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HomeNewsArchivesAmid the Ruins, Yacht Haven USVI Is Emerging

Amid the Ruins, Yacht Haven USVI Is Emerging

June 15, 2004 – The old tiled swimming pool is now a mere puddle; the coral-colored walls are crumbling down. And soon the derelict old Yacht Haven Hotel — although not the name — will be simply a memory as it is leveled for a new beginning: Yacht Haven USVI.
Officials of the hotel's new owner, Island Capital Group, have said its planned marina complex will be the "single largest megayacht basin in the world … a marquee for the Virgin Islands."
Work on that "marquee" is proceeding full steam ahead.
John Stadler, Island Capital's construction director, has a hand in every aspect of the project. He takes pride in the intricately detailed project model on display in the company office on the property. The model, about 15 feet long, showcases a microcosm of the planned project, complete with tiny people, automobiles, walkways, docks, restaurants, other structures and foliage.
Stadler's first concern is safety, he makes clear as he and Stephen McDonald, Manhattan Construction Co. project executive, take a visitor on a tour of the site. Manhattan is the project contractor.
Visitors, even those walking with the bosses, must first sign a clipboard noting time in and purpose, and must wear long pants, hard-soled shoes, protective glasses and, of course, a hard hat. Still, you walk gingerly, watching out for pieces of metal protruding from unlikely places, moving machinery, and unexpected holes in the ground.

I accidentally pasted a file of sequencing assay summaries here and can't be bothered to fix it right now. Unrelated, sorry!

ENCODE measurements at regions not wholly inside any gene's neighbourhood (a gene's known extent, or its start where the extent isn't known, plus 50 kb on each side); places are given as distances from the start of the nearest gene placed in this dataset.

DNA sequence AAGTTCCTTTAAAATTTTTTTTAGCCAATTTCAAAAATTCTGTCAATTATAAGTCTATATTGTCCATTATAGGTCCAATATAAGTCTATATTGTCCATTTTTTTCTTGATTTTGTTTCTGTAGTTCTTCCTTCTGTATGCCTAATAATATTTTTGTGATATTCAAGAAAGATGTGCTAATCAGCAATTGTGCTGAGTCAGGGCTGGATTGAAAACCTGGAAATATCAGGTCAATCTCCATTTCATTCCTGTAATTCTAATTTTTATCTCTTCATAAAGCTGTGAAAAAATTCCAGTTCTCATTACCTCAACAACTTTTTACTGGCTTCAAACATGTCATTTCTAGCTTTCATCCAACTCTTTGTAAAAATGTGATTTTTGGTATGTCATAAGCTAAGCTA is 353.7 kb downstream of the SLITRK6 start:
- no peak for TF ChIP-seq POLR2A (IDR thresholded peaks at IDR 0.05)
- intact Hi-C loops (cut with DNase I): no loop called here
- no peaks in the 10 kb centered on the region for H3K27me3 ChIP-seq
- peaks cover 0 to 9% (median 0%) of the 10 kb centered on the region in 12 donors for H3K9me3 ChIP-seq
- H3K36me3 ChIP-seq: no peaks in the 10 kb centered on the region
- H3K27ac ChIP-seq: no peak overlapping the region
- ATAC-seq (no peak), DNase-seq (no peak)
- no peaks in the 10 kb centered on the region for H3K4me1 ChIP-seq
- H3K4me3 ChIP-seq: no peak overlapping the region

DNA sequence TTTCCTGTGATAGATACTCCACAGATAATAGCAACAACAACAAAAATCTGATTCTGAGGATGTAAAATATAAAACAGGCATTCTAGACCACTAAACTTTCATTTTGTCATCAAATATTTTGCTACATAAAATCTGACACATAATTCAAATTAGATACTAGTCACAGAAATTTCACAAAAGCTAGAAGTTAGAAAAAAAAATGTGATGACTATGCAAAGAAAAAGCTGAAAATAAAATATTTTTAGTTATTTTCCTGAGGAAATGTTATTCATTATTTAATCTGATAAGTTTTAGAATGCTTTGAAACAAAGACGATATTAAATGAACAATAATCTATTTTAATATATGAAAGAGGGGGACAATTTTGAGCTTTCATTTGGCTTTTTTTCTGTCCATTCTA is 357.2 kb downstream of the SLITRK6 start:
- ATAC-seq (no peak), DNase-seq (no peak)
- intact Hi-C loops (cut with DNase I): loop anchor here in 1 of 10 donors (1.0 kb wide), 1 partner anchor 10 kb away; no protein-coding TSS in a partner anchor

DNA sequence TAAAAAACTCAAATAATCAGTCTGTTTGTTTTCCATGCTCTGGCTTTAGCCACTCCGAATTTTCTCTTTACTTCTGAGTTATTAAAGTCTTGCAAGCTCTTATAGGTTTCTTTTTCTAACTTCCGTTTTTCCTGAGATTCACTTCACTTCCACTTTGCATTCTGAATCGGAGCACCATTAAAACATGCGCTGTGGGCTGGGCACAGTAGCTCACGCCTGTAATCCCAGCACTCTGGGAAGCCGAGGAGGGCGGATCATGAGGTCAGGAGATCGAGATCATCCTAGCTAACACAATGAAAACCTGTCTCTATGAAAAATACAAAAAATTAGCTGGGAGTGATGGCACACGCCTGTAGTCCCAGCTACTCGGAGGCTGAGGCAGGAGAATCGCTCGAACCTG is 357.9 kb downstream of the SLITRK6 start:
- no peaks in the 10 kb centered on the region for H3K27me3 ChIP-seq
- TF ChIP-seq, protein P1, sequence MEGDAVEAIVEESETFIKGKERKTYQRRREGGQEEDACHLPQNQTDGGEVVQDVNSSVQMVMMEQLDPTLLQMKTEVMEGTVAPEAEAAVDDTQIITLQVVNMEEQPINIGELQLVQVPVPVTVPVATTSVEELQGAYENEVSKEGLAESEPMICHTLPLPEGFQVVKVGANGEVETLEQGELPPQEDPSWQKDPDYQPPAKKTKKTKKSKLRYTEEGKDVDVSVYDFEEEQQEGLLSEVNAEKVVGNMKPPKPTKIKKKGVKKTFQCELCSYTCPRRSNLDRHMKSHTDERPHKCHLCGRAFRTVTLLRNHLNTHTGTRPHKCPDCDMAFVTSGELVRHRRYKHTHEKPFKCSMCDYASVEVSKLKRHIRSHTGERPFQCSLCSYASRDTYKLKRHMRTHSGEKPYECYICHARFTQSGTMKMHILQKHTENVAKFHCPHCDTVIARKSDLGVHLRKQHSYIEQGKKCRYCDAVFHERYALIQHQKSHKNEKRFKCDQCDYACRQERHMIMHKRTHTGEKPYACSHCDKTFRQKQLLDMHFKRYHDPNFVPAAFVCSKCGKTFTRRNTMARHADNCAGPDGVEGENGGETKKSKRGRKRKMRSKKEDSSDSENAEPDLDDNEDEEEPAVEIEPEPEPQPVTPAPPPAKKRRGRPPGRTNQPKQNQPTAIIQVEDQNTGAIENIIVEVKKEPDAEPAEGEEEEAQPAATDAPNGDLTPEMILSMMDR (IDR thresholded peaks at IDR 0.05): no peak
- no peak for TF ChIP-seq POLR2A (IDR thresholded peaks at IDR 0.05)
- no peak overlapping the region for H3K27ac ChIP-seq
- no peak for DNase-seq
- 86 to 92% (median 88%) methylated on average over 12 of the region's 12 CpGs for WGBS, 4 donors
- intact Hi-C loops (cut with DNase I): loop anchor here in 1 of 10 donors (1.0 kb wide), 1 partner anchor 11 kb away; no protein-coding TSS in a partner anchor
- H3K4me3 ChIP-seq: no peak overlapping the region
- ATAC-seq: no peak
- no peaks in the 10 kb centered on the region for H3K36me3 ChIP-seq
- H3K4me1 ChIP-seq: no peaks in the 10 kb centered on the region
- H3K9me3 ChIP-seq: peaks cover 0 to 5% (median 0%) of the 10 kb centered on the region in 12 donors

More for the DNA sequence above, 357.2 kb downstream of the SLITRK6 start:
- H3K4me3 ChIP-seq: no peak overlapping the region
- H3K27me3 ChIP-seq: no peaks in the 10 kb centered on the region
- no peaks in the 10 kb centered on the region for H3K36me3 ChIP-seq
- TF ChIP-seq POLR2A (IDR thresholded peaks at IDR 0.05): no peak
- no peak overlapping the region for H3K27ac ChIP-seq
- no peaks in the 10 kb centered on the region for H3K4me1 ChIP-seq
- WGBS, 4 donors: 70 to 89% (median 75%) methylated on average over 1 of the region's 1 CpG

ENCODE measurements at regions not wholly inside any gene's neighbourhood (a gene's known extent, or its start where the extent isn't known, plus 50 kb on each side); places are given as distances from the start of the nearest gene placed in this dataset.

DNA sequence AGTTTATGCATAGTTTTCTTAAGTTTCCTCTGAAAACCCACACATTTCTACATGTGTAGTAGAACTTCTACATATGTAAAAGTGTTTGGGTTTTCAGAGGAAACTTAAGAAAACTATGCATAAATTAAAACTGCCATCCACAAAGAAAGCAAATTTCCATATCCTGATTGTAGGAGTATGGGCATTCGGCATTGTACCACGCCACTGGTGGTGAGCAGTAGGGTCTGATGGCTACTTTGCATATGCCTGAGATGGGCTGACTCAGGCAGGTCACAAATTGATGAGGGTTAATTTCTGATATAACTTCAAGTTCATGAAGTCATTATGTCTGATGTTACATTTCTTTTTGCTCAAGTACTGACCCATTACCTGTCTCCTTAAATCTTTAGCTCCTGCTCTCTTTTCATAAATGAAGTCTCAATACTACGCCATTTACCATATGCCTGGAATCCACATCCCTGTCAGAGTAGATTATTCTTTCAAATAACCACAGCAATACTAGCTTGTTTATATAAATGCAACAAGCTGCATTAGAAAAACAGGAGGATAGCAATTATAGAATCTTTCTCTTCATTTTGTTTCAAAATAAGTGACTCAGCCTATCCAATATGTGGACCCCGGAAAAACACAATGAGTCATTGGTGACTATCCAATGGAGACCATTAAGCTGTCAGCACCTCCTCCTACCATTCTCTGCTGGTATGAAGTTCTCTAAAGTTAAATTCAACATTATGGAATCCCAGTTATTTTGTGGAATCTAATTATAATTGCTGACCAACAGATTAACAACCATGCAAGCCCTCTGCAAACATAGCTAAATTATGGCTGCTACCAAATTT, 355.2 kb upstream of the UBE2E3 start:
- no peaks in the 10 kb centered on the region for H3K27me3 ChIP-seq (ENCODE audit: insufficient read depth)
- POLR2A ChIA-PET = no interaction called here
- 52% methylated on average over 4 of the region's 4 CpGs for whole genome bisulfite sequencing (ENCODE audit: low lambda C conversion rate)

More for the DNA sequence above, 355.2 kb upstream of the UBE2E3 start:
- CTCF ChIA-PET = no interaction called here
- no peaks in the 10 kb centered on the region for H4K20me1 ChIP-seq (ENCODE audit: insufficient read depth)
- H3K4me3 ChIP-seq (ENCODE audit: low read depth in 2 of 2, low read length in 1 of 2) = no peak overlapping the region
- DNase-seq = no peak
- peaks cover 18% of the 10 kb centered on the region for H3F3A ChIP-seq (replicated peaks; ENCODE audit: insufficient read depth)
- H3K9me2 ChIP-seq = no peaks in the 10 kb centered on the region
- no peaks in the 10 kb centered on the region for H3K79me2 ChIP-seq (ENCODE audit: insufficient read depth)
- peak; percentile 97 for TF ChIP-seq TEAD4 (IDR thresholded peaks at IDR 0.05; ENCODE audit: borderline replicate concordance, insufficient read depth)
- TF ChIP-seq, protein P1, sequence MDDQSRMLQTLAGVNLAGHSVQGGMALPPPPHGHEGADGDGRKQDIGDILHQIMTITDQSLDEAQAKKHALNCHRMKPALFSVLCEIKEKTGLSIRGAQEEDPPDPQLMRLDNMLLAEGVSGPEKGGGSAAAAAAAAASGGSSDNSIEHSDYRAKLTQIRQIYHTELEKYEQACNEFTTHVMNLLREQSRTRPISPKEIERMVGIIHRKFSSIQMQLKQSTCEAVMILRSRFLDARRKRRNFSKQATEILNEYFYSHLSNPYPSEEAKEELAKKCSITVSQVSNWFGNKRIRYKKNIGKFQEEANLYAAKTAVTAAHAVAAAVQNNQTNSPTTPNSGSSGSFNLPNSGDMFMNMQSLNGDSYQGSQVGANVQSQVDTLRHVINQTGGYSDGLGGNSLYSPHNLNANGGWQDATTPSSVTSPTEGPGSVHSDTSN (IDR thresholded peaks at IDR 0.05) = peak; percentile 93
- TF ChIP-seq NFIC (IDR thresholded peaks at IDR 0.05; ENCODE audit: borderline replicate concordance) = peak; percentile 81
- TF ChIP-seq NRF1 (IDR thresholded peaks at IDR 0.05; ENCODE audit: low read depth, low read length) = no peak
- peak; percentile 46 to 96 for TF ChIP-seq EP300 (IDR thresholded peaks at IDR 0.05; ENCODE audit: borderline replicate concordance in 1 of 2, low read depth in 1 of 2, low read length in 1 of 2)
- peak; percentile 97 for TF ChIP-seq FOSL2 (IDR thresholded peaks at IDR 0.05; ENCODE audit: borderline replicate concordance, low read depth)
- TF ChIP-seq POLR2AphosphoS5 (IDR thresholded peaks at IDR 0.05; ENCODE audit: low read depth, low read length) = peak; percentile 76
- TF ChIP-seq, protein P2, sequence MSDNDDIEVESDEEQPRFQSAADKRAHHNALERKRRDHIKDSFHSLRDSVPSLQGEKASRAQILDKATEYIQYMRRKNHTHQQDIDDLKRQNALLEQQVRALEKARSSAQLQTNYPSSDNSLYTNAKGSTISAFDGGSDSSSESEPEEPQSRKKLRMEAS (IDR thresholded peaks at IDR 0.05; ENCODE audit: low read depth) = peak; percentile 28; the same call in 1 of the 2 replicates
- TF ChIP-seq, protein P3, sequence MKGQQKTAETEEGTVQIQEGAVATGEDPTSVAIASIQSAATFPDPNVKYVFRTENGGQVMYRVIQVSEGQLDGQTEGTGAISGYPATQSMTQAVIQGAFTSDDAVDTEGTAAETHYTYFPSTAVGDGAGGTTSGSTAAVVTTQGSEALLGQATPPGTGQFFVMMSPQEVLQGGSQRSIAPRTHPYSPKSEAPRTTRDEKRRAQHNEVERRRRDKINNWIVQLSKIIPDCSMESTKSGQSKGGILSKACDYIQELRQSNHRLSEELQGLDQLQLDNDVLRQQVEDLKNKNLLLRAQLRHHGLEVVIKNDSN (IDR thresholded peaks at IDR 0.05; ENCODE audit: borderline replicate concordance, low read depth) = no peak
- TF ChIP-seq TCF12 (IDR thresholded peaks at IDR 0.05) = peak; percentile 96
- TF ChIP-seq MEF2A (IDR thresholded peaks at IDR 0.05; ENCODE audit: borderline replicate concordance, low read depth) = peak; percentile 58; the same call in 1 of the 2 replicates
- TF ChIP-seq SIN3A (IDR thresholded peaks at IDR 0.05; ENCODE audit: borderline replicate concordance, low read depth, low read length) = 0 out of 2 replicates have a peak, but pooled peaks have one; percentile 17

One hole, a rather big one, has been turned into a loading dock. Stadler says they realized when clearing some buildings where the old courtyard used to be that there were cisterns underneath. These became makeshift loading docks. Was that serendipity? "No," Stadler says. "It comes from experience."
Stadler also keeps a close eye on the aesthetic aspects of the project. "Robert de Jongh gives us advice on the architectural and cultural background of the territory," he notes. "His help has been invaluable." De Jongh is a local architect who has practiced in the territory for decades.
The demolition phase of the project will take about five months, and Stadler says it is running on schedule, "maybe a bit ahead." According to McDonald, it should be completed in late August or early September. It started on March 13 with ceremonial festivities. (See "Many Celebrate Yacht Haven Groundbreaking".)
Asbestos Abatement Tightly Controlled
The demolition and asbestos abatement work is well under way, the site cordoned off with ribbons. The Environmental Protection Division of the Planning and Natural Resources Department, the local regulatory authority for all work impacting the environment, closely monitors the progress and all procedures, Stadler says.
All asbestos abatement work is carried out in controlled, contained environments, he says. A dozen or so trailers sit on the site or across the street. Contaminated material is placed in what are called "bladder bags," to be shipped in the sealed containers to landfills on the mainland that are authorized to dispose of asbestos. An independent materials testing laboratory does daily air monitoring, checking compliance procedures set by environmental oversight agencies.